Real estate developers have bought up cheap land in rural China, despite laws against land hoarding.
But getting around the laws is laughably easy:
Some developers learned how to beat Ministry of Land and Resources’ (MLR) supervision system, which relies on satellite images to enforce rules against hoarding. Developers who sit on vacant land can use MLR insiders to tip them to upcoming fly-overs, then hire temporary laborers to pretend to build on the land when a satellite camera passes overhead.
“MLR’s satellite can only scan one area at a time,” said a lawyer familiar with the hoarding issue. Developers can find out “when they want to scan a city’s land ahead of time. They send out a few vehicles and pretend to dig. Once the satellites have moved on, the vehicles are called back.”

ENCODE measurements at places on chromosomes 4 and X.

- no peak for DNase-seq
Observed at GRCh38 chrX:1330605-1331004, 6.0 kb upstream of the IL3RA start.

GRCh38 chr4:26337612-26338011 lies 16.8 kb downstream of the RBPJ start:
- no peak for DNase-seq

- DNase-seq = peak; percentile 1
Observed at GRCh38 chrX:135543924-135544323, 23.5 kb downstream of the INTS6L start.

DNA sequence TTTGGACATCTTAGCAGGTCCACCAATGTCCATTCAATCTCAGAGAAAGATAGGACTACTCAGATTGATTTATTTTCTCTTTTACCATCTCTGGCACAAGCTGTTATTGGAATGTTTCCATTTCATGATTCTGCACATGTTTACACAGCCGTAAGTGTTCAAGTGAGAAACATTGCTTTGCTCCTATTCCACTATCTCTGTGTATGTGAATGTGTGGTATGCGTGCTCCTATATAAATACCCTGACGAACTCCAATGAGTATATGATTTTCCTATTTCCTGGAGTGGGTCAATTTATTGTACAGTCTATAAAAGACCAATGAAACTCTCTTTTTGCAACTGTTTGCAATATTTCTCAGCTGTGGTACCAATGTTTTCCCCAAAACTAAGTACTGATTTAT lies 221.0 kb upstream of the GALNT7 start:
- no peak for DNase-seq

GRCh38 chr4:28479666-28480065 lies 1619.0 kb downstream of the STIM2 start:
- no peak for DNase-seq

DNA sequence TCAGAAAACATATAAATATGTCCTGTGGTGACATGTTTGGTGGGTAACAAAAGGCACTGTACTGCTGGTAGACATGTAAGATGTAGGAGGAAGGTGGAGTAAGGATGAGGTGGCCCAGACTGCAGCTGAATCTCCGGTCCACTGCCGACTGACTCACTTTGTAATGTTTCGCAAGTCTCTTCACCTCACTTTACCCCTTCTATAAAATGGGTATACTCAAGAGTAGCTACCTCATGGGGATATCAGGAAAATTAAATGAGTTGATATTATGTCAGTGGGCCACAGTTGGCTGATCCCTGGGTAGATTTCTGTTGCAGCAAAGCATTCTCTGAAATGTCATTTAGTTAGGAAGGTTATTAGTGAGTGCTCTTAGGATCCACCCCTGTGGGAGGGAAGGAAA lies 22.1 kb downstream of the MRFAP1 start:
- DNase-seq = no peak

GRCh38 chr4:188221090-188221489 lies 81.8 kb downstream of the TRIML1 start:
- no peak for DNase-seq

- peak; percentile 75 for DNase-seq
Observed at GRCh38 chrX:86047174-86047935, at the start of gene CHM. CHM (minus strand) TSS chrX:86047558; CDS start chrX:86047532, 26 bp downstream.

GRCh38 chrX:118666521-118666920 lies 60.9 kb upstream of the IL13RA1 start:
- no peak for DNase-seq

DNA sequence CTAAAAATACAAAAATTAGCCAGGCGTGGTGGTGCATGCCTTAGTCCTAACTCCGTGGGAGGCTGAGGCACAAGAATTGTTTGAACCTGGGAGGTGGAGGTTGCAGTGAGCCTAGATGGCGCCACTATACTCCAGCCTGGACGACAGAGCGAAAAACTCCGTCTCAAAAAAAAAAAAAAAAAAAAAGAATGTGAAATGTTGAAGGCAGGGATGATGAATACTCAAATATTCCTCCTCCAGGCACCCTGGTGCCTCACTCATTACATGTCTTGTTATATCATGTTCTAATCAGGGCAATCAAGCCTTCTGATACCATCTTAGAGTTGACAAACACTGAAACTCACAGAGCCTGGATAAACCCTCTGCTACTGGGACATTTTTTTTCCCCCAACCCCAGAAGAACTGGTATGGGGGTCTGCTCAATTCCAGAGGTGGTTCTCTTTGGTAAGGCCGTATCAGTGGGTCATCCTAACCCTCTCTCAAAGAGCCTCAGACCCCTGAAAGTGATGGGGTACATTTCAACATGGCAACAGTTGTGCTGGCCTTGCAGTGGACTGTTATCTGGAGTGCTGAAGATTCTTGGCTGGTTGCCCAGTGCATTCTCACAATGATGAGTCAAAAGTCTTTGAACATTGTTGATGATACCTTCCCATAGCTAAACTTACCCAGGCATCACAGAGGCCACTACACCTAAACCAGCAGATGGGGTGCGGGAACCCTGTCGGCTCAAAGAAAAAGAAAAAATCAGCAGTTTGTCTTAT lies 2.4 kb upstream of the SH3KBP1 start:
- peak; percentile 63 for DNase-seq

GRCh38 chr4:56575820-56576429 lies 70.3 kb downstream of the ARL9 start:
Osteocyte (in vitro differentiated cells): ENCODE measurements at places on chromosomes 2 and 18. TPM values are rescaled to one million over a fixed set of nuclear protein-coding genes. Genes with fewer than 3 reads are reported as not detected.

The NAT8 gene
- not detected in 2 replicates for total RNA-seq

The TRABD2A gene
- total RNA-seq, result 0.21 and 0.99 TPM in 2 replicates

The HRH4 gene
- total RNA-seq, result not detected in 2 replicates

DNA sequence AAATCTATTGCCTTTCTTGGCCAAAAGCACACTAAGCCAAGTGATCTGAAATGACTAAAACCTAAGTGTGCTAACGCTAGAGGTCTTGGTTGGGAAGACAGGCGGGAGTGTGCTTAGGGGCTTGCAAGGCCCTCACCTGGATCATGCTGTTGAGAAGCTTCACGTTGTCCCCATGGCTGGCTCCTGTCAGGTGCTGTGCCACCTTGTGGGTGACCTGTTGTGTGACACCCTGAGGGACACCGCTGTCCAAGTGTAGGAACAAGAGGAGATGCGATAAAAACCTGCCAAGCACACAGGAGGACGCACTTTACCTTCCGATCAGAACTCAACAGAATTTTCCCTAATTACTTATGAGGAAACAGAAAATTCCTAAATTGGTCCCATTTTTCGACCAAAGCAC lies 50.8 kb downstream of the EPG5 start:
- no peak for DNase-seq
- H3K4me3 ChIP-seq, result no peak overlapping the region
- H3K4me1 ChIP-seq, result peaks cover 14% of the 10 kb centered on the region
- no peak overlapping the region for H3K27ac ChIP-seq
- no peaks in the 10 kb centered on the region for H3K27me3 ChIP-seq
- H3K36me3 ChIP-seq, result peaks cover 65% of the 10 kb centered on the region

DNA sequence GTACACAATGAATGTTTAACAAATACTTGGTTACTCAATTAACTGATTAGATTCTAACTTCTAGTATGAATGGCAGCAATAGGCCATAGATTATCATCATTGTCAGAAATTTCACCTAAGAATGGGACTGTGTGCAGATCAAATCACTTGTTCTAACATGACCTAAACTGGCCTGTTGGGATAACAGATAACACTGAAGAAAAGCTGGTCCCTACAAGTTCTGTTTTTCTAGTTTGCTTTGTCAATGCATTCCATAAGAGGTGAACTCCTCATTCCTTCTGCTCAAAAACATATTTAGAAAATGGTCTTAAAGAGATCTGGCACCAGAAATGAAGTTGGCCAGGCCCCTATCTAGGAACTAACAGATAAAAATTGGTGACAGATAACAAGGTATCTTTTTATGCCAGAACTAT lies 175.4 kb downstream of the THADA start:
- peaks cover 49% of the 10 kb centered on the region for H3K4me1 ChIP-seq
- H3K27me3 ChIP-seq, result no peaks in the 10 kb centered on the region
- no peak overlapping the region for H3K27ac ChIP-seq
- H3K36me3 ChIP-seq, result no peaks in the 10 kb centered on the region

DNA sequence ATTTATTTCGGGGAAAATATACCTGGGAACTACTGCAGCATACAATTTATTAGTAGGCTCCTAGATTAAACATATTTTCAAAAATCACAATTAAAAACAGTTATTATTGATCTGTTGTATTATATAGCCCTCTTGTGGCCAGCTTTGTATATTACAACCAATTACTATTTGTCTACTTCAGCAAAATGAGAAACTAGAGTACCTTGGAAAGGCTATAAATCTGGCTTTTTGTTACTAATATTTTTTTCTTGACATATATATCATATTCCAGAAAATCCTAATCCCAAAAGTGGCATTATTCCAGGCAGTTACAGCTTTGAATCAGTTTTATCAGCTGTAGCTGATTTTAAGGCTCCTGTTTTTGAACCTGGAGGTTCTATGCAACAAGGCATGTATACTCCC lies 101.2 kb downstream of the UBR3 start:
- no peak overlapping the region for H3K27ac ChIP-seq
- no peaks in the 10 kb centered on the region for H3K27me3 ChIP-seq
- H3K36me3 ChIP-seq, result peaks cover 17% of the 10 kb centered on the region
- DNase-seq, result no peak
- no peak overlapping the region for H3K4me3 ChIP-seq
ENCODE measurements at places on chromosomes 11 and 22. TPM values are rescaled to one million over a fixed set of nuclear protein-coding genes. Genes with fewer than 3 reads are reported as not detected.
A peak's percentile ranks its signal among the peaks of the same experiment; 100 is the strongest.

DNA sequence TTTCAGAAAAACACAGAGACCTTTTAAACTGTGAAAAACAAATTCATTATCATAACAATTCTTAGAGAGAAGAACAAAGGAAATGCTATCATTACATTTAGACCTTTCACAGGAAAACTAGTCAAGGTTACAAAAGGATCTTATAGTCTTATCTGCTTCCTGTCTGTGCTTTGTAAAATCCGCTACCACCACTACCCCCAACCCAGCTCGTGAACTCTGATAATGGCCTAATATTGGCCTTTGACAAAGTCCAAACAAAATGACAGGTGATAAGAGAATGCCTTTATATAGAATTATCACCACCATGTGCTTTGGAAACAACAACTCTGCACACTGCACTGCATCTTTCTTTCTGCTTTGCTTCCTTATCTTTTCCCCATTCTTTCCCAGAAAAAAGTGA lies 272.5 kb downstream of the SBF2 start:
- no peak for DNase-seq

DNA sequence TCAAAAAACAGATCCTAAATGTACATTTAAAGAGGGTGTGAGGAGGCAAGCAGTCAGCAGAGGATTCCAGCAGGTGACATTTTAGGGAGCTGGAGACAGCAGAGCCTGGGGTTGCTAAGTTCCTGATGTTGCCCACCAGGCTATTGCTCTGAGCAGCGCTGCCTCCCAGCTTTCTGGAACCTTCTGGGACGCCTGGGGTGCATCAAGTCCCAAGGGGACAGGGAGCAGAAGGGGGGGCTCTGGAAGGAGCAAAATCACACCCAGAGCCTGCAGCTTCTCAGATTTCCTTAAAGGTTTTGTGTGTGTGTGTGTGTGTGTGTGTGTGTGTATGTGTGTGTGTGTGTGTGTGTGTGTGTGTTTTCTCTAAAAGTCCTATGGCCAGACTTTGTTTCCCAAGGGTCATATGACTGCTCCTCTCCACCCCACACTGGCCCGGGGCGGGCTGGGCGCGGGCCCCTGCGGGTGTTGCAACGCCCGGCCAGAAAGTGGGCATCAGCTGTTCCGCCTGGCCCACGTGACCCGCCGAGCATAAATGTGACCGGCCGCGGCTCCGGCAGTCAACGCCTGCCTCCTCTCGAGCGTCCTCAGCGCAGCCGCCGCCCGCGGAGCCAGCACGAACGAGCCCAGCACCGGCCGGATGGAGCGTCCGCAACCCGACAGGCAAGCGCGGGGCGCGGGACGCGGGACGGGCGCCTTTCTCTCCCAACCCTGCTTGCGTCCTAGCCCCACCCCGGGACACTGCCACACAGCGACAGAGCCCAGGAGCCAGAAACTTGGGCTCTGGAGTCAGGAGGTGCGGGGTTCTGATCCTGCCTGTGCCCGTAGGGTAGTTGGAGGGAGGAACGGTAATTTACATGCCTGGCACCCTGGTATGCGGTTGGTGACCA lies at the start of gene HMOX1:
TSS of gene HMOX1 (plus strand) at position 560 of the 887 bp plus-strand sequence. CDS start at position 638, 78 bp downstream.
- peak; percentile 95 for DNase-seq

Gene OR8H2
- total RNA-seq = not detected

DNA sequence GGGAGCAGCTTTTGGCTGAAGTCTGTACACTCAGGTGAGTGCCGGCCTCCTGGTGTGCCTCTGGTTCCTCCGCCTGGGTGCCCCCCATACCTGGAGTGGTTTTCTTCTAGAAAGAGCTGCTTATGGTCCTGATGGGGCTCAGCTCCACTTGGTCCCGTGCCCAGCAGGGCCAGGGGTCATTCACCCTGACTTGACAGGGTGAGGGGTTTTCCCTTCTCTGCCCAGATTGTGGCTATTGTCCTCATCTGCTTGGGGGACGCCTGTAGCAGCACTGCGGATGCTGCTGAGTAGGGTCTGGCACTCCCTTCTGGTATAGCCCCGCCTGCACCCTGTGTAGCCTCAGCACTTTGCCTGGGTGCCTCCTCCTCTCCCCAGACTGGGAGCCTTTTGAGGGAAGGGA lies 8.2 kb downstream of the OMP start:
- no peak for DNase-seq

It’s not a bad sign that prices are forcing some developers out of major cities, as the ‘bubble’ will deflate as it expands.
On the other hand, Beijing’s incompetence as a regulator is a very bad sign. This is their biggest failure since a purported crackdown on inflation was followed by a record-high land auction in the capital city.